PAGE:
By Shirley Roberts

The North West coast of Majorca holds many treasures.  From Valldemossa, the coast road to the Port of Soller is a journey of the world.  Take that turn and the delights which Arch Duke Luis Salvador of Austria found here all those years ago remain and have been extended.  The Archduke was a remarkable man he arrived in the area in 1872.   It is said he spoke almost every European language. He had a love affair with many and left a legacy of blond haired children along the coast. He alone formed the landscape we still enjoy and the lack of deforestation.  He had a passion for trees and would not even use local wood to heat his own home.  This mind set was to cost him a huge amount of money because local landowners were not slow to take advantage of this perceived weakness.  They realised that whenever the woods within sight of his home were threatened with the axe, the Archduke, to save the trees, would buy the land on which they stood. That meant that he became the owner of thousands of acres of mountain wooded lands along the North West coast.

This vista sets the scene for Deia but doesn’t give you a feel for the ‘Marmite moment’.  Deia is a village enveloped by the Teix Mountain. It curls around on three sides making you either feel safe or too enclosed and hemmed in.  The latter group visit but don’t tarry.  The rest, spend their whole visit working out their lives and finances in order to live here. The enchantment of Deia is contained in its past, present and future.  The Mediterranean village with one street and hike up the hill to the church could be replicated in many parts of Spain.  It is here in Deia it comes to life as a ‘state of mind’ and not a location.  Certainly one of the most beautiful villages in Spain with a story around every corner. As long as you believe in what Deia represents, feel the magic, embrace it, then Deia is for you.

The Archduke set the scene and parked his boat in the Port of Soller.  Aristocratic visitors from Europe made the trek up the mountain to Deia in carriages and on horseback.  They brought with them the expectations of the rich and a panoply of life that local Majorcans could never have envisaged.  In those days, highly religious Majorca, lived a feudal life of church and farming. There was something about this which really appealed to the Archduke. Sometimes he would dress as a shepherd and stay out with his sheep for days on end. In time, the rich and peasant world mingled, and all felt the effects.++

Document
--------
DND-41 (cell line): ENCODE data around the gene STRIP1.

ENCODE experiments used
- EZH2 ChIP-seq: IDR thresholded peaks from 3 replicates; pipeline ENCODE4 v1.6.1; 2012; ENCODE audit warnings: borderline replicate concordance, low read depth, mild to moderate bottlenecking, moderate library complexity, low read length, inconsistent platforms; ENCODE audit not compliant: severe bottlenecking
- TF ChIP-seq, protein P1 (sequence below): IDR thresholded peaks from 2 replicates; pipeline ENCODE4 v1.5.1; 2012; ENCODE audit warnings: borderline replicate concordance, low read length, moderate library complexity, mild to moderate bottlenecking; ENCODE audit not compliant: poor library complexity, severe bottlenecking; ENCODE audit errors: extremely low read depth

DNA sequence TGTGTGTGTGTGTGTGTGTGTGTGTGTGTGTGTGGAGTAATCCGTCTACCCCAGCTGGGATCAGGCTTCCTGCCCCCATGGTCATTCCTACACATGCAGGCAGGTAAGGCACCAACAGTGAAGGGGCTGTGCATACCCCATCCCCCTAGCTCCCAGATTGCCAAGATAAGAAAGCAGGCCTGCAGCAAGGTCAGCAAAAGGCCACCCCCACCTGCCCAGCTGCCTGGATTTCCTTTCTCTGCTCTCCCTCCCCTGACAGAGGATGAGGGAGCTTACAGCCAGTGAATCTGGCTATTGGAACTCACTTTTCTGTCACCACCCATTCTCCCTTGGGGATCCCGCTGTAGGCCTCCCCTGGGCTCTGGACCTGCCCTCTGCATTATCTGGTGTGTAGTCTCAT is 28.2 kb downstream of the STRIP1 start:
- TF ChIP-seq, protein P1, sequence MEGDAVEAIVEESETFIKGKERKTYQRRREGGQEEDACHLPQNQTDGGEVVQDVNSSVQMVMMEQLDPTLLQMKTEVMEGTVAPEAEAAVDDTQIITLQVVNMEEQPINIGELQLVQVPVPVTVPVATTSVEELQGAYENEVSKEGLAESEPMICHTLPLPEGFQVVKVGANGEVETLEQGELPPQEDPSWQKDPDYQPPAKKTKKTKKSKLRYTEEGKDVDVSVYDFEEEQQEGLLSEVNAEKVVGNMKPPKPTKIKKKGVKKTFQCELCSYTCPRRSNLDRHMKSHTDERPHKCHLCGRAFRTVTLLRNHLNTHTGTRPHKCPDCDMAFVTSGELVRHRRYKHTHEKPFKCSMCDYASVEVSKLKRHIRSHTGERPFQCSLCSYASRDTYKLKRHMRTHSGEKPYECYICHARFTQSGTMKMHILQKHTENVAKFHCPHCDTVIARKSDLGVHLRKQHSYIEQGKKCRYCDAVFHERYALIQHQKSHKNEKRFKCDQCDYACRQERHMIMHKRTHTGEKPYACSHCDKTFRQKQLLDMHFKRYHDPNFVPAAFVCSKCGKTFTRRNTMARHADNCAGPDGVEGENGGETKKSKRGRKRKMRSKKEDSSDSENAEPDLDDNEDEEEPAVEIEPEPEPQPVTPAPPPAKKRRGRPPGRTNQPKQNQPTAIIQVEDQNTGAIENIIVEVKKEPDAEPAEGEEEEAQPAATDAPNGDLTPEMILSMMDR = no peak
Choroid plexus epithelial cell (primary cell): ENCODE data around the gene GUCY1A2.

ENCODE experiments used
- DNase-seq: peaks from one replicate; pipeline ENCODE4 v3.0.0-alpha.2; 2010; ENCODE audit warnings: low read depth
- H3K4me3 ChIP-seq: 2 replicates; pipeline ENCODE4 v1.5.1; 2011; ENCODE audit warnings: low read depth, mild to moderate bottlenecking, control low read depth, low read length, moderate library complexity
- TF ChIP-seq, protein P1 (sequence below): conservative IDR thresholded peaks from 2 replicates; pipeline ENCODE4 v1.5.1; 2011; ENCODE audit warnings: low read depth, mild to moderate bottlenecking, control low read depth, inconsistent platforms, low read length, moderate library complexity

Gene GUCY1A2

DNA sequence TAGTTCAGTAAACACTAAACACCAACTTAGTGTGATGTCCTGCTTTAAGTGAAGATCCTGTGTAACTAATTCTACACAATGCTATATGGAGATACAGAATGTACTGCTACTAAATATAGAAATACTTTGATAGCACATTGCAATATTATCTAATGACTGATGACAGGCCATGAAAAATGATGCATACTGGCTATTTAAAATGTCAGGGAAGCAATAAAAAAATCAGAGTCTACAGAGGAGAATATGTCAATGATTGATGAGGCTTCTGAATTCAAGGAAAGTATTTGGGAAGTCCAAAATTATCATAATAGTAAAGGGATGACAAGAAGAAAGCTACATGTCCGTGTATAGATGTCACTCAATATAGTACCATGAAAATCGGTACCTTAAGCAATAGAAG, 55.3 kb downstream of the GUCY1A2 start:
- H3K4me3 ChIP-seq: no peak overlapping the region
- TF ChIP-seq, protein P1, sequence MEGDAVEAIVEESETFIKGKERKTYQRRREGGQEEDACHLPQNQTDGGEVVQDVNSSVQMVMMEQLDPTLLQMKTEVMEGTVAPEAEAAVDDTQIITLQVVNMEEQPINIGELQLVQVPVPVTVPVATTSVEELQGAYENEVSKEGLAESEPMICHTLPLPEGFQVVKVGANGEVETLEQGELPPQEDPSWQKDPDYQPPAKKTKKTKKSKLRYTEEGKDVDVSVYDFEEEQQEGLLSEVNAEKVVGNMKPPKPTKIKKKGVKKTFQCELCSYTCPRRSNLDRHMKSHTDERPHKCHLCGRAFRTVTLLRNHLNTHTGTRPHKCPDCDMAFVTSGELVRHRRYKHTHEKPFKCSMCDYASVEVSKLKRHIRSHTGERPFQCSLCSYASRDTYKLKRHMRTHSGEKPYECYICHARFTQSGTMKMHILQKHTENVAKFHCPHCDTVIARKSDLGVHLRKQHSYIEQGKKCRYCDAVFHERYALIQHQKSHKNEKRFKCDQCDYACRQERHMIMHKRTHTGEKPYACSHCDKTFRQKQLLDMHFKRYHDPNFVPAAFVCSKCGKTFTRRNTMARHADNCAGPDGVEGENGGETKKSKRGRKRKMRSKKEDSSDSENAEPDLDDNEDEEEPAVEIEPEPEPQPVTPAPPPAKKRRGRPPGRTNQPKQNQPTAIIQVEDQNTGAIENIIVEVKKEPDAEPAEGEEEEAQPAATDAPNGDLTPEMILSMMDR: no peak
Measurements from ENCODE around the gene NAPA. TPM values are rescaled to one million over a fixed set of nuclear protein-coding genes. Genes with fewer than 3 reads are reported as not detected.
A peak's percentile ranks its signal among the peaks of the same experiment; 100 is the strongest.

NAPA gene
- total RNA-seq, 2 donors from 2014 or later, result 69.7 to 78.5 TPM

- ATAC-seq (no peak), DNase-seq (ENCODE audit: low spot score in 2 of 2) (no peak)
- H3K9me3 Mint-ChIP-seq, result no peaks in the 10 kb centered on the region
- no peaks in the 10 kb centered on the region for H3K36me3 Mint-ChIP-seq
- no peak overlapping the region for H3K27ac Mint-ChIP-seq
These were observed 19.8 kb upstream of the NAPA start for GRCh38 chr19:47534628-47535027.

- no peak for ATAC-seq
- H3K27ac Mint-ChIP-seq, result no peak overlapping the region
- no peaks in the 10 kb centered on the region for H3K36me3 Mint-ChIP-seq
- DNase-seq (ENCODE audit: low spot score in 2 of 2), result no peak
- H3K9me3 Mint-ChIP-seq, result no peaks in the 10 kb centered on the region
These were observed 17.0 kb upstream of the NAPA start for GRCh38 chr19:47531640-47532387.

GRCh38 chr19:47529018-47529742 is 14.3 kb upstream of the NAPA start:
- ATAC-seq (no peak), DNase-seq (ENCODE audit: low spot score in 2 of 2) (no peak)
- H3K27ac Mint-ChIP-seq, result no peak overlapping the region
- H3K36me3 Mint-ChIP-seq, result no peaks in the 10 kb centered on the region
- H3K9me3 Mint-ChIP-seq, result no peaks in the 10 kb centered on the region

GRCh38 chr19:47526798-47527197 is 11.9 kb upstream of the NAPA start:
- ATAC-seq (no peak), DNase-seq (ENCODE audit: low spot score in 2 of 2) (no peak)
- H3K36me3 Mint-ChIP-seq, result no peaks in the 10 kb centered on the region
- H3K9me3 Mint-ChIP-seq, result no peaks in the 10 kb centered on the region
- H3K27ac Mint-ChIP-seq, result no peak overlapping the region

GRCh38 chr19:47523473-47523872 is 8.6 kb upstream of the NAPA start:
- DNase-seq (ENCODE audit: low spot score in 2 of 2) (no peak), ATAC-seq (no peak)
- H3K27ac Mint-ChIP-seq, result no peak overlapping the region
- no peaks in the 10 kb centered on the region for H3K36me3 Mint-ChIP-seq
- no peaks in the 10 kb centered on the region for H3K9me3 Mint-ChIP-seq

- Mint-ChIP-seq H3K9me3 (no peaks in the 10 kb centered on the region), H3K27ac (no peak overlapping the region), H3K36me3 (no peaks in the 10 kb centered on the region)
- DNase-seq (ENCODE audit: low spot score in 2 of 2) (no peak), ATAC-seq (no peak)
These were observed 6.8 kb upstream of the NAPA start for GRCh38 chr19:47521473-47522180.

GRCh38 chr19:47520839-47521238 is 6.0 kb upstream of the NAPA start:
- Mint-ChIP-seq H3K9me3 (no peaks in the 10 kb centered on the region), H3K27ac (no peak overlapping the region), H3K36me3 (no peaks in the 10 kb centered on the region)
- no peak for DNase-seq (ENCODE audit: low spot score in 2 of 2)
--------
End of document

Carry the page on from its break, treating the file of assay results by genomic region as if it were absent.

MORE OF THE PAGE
Deia’s farms gave way to a hostelry or two and early visitors followed the Archdukes entourage up the mountains to this place.  Sa Fonda, beloved of so many, emerged and became whatever you wanted it to be.  A guest house, a restaurant, a bar and a long term residence of many paying guests.  Today it is the music venue of choice of the village and a cafe. Sa Fonda is the starting place for many relationships and was certainly where Jackie met Bill Waldren in 1959.  They arrived in Deia like so many, at the time that America was on the move.  The generous USA, to thank their citizens for their war effort, encouraged them back to education.  The artists, writers and poets of the time spent much of that time abroad and a colony of them settled in Deia.  An artistic, poor, paradise with no electricity and the most basic of amenities.  Live like the locals, was the only way this group existed this, in its turn fed the souls and lifted the lid on talent.   Many articles and books have been written on Deia and the one that is a ‘must read’ is ‘Insiders and Outsiders’ by Jackie Waldren.  This tells the story of the place and develops the theory that Deia has been much enhanced by the arrivals of the eccentric Outsiders who chose to live amongst them.+Bryn Hughes

Deia has people whose life is intertwined with the place and brought thousands to have the same experiences.  Robert Graves pitched up in 1929 and lived in the village for most of the rest of his life. He was followed in the 1950s with all the creative types whose lives were paid for by the USA. Then there were the hippies who fell in love with life in Deia in the 1960’s. After that came The Residencia joining the Es Moli as the hotels of the area.  The sheer luxury of the hotels plus the history and the charm of Cala Deia and the coast road made this an ‘in place’.